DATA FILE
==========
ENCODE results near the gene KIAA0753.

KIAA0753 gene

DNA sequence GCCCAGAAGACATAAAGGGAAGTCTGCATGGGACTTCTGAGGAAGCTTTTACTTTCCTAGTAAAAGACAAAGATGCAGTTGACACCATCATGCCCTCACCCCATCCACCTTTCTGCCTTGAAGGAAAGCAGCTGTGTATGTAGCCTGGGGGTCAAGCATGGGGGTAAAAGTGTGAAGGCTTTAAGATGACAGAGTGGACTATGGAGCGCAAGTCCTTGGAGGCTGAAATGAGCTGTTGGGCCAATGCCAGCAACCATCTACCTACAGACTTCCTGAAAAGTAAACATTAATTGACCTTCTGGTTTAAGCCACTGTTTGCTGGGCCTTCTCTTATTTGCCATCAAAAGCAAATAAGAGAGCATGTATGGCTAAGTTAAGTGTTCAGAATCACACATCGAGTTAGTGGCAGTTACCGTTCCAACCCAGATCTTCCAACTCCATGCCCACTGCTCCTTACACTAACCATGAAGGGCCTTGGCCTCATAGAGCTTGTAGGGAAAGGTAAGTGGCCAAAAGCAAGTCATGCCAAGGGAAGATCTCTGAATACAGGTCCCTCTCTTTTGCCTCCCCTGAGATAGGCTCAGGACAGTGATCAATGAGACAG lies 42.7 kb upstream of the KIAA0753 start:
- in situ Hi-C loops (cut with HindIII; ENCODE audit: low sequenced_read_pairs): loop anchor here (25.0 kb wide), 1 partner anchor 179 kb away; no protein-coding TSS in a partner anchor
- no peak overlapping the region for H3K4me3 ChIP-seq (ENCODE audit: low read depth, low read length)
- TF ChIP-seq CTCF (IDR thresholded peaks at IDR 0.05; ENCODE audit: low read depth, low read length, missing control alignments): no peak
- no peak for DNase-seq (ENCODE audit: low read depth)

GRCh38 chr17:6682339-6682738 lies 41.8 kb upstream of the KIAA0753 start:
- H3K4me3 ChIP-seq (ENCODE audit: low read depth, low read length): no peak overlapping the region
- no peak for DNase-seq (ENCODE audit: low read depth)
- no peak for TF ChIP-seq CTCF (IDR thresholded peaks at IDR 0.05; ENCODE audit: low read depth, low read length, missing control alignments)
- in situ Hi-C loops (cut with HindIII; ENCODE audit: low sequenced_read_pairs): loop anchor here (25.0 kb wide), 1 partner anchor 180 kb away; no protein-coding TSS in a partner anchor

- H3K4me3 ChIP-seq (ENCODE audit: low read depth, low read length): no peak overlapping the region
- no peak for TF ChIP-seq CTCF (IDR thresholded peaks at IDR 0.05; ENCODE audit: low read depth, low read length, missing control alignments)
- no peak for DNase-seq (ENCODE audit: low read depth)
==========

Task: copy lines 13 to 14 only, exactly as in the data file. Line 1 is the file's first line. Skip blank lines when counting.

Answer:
- H3K4me3 ChIP-seq (ENCODE audit: low read depth, low read length): no peak overlapping the region
- no peak for TF ChIP-seq CTCF (IDR thresholded peaks at IDR 0.05; ENCODE audit: low read depth, low read length, missing control alignments)